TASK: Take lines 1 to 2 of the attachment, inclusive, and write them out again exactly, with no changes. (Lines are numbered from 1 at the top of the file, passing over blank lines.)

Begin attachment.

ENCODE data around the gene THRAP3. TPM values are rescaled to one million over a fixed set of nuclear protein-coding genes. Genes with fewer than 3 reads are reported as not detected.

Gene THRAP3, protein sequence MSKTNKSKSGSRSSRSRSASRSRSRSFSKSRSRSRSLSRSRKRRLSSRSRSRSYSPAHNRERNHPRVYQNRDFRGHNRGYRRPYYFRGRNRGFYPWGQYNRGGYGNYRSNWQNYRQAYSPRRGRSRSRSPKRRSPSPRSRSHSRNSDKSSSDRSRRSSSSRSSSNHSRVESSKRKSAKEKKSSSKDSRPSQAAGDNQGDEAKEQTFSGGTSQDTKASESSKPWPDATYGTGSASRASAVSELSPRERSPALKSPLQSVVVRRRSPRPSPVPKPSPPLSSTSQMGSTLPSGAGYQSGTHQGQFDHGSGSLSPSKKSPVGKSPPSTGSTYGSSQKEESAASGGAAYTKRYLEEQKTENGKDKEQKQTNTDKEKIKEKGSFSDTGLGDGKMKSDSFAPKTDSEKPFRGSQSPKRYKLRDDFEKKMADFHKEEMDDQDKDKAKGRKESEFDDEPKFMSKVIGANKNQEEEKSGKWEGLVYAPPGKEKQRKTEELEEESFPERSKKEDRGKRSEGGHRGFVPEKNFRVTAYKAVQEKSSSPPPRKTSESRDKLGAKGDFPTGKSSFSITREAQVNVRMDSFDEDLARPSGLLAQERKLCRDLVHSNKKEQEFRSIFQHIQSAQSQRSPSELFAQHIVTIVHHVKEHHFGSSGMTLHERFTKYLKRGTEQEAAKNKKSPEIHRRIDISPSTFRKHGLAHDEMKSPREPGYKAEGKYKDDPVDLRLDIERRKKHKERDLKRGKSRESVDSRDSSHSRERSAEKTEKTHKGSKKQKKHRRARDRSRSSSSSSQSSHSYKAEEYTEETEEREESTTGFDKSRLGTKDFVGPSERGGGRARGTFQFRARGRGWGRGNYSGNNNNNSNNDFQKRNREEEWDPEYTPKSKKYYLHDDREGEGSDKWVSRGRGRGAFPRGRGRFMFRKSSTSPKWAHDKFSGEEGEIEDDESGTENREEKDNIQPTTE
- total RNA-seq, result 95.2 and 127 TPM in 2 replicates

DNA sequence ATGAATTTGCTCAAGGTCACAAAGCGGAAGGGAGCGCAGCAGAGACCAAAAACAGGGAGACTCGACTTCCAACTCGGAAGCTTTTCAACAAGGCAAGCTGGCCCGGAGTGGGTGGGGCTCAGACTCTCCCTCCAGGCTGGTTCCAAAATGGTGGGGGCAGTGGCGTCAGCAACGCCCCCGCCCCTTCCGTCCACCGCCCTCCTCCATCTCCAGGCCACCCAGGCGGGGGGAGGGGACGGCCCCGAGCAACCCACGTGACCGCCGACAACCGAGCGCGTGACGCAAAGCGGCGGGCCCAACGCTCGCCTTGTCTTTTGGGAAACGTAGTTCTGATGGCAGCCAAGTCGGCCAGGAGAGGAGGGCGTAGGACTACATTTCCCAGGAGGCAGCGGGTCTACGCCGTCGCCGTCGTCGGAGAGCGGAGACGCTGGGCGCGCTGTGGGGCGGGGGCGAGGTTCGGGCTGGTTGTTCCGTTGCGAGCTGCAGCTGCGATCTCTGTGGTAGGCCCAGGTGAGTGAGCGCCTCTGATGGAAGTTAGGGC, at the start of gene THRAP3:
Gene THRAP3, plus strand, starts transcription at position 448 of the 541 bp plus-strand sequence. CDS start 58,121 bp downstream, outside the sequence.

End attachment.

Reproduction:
ENCODE data around the gene THRAP3. TPM values are rescaled to one million over a fixed set of nuclear protein-coding genes. Genes with fewer than 3 reads are reported as not detected.

Gene THRAP3, protein sequence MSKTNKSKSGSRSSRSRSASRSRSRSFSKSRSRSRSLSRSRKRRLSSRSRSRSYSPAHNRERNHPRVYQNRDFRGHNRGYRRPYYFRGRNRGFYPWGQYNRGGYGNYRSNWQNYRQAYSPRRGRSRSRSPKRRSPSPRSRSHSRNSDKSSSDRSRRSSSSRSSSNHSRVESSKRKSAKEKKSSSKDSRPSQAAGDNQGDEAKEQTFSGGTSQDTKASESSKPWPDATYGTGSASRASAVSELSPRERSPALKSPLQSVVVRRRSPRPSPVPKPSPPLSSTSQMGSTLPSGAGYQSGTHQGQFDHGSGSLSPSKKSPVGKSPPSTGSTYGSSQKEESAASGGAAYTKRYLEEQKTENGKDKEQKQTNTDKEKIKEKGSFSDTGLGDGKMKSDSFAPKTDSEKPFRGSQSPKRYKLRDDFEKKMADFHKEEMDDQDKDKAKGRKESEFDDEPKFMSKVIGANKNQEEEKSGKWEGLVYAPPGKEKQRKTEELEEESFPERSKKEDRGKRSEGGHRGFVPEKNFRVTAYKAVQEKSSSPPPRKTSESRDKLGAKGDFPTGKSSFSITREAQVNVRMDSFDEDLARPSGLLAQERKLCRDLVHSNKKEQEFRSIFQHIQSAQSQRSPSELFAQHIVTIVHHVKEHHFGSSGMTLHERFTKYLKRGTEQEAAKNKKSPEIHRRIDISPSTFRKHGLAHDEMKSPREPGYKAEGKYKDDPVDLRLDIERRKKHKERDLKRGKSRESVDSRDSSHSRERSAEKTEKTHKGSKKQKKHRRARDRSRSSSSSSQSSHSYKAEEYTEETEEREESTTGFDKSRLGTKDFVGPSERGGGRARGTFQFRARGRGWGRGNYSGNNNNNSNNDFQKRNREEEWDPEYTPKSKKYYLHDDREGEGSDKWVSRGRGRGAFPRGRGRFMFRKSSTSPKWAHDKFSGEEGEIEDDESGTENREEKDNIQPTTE